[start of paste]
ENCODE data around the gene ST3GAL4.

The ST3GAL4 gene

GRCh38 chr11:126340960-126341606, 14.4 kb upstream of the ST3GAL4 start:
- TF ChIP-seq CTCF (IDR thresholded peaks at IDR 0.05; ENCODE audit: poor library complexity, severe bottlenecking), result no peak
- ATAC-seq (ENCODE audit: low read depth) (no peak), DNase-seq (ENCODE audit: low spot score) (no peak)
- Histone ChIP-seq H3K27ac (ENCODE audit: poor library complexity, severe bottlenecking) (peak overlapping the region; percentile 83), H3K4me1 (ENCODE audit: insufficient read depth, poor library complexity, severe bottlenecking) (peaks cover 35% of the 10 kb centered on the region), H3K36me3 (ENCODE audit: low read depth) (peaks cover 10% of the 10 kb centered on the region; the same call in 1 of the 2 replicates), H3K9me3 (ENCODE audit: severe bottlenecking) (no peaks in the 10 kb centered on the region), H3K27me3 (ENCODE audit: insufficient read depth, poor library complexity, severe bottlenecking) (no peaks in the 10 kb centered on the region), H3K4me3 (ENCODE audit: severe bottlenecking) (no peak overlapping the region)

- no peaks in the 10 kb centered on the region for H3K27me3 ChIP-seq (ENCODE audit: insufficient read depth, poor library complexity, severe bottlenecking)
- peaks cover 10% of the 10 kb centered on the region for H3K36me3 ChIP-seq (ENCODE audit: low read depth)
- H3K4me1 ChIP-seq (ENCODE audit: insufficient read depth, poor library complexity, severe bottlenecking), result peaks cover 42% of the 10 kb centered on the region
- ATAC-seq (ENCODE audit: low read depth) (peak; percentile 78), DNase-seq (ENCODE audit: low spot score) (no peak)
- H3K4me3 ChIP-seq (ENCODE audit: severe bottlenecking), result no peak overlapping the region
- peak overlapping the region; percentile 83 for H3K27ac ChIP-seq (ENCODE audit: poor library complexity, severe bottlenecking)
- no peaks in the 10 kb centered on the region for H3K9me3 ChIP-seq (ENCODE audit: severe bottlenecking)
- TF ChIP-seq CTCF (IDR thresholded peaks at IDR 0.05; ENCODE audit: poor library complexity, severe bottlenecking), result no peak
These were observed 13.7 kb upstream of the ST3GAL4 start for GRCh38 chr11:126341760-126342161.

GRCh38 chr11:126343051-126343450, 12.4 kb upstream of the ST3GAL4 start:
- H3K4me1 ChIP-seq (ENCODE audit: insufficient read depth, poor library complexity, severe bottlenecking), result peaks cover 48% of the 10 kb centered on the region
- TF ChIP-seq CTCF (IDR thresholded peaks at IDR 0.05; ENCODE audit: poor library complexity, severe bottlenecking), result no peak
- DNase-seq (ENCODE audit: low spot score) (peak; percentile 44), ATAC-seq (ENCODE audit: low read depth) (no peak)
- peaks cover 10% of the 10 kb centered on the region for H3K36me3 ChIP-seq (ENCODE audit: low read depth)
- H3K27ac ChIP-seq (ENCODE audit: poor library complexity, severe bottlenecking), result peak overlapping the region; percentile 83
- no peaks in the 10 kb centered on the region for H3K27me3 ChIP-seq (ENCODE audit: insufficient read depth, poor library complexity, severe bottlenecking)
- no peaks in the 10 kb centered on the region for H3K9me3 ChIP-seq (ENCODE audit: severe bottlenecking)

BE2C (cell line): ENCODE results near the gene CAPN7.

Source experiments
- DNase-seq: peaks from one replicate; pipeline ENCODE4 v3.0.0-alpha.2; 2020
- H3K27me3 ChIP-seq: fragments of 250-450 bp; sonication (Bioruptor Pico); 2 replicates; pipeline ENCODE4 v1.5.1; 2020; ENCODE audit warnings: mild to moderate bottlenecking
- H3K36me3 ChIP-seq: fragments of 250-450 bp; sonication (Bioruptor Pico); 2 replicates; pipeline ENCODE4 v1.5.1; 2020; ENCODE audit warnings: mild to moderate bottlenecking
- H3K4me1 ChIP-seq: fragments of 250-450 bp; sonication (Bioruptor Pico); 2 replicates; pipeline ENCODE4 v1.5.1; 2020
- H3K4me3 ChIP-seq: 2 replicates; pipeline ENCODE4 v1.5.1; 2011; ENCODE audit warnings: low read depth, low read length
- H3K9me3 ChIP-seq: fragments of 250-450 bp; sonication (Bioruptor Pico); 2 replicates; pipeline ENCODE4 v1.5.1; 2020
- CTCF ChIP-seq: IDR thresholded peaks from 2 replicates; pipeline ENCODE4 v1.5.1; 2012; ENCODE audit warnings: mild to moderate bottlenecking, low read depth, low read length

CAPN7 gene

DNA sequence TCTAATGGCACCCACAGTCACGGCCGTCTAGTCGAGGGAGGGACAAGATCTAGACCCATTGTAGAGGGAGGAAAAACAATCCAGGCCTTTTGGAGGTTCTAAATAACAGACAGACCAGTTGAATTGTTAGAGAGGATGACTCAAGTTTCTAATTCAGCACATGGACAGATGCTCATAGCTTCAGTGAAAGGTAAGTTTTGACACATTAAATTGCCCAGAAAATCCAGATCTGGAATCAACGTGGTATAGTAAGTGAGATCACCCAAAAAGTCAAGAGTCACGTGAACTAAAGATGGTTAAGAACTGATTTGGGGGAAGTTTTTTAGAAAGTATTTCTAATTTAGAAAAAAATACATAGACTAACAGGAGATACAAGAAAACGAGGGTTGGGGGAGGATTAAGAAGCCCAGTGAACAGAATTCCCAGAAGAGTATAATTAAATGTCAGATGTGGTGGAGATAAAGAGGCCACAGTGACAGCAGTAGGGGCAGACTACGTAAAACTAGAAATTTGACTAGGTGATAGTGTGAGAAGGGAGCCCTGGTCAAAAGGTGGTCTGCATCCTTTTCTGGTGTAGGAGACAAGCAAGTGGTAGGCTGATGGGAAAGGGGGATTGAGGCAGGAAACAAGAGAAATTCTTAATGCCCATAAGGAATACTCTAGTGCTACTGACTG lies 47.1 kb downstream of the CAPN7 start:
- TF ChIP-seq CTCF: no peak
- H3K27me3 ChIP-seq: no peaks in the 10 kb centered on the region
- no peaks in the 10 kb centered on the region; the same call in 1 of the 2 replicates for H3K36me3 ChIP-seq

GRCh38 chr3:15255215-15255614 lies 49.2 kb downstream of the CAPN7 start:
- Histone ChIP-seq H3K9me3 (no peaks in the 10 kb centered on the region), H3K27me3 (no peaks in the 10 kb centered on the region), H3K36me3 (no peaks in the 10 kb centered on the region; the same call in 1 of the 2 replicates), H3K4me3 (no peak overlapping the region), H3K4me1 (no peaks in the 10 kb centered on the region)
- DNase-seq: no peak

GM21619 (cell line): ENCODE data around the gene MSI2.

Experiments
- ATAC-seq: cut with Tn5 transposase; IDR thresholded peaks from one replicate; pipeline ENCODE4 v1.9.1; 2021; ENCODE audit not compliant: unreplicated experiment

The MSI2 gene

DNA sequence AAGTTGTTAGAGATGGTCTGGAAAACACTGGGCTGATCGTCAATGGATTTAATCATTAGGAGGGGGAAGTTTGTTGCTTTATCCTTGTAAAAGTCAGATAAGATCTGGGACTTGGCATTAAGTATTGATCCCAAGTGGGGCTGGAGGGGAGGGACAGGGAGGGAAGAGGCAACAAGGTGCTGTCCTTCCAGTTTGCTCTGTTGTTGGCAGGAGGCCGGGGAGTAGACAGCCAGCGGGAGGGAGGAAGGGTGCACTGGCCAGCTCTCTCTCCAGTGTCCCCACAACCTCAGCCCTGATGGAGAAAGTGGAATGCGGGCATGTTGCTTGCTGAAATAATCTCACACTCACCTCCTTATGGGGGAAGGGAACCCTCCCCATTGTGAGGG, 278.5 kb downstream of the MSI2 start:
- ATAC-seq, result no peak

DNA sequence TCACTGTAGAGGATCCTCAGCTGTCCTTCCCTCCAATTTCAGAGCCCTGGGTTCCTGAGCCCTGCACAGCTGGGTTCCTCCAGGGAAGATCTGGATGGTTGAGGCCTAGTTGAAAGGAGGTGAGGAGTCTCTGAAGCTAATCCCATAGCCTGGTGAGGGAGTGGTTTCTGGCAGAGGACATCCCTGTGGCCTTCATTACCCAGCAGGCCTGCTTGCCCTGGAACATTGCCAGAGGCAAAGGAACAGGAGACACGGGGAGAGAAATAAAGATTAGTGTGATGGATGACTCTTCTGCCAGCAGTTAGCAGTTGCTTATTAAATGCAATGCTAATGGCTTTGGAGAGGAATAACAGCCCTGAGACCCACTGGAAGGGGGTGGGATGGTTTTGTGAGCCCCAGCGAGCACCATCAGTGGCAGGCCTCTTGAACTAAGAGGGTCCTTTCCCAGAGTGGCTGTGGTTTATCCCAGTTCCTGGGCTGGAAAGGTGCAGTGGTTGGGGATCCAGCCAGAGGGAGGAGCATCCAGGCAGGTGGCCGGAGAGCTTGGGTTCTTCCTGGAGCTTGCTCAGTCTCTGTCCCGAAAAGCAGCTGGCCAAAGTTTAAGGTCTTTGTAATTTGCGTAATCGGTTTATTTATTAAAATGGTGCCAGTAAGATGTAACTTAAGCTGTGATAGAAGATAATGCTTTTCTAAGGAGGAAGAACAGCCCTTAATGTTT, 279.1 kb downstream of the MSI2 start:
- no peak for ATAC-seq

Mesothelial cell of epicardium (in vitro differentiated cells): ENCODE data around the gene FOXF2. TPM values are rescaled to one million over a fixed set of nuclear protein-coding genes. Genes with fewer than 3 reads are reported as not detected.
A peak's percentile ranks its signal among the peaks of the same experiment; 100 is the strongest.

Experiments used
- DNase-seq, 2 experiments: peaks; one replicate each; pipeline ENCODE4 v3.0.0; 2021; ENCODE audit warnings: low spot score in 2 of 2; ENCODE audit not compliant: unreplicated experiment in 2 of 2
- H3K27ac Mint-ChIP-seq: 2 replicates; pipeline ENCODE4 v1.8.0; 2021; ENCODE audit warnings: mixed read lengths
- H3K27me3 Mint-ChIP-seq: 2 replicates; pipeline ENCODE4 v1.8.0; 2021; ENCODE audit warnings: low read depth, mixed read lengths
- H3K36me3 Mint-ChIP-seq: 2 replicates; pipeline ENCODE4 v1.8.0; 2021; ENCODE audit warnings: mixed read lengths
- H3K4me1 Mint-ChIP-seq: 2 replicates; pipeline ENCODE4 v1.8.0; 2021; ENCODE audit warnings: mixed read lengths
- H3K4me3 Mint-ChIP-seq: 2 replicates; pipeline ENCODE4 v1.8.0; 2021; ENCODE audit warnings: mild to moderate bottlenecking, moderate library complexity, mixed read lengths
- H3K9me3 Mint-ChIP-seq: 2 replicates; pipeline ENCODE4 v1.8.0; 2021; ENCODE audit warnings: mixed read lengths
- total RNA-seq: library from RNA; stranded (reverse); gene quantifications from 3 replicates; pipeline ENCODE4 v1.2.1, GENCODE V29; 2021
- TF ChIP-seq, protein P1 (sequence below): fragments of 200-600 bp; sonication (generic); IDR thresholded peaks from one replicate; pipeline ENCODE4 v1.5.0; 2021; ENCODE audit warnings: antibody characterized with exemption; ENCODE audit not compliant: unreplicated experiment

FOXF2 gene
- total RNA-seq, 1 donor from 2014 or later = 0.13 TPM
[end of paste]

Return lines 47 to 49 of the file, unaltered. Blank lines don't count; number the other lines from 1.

DNA sequence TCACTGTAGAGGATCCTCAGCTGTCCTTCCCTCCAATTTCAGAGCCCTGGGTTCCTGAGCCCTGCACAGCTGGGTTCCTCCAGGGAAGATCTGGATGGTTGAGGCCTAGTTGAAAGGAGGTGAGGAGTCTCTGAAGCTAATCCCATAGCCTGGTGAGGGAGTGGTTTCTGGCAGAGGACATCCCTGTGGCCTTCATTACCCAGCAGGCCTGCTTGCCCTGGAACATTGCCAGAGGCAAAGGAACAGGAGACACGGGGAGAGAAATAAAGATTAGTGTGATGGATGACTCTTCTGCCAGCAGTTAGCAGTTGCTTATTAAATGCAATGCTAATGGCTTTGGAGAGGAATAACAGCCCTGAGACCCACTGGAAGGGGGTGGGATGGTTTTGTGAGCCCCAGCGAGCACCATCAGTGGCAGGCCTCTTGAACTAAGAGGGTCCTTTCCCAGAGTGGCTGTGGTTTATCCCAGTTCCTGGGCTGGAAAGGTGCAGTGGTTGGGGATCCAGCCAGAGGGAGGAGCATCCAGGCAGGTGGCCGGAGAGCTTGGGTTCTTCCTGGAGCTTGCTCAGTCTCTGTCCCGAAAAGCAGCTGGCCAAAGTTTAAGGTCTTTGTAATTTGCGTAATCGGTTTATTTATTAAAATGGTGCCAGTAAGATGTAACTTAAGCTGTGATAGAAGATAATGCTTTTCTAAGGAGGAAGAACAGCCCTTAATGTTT, 279.1 kb downstream of the MSI2 start:
- no peak for ATAC-seq

Mesothelial cell of epicardium (in vitro differentiated cells): ENCODE data around the gene FOXF2. TPM values are rescaled to one million over a fixed set of nuclear protein-coding genes. Genes with fewer than 3 reads are reported as not detected.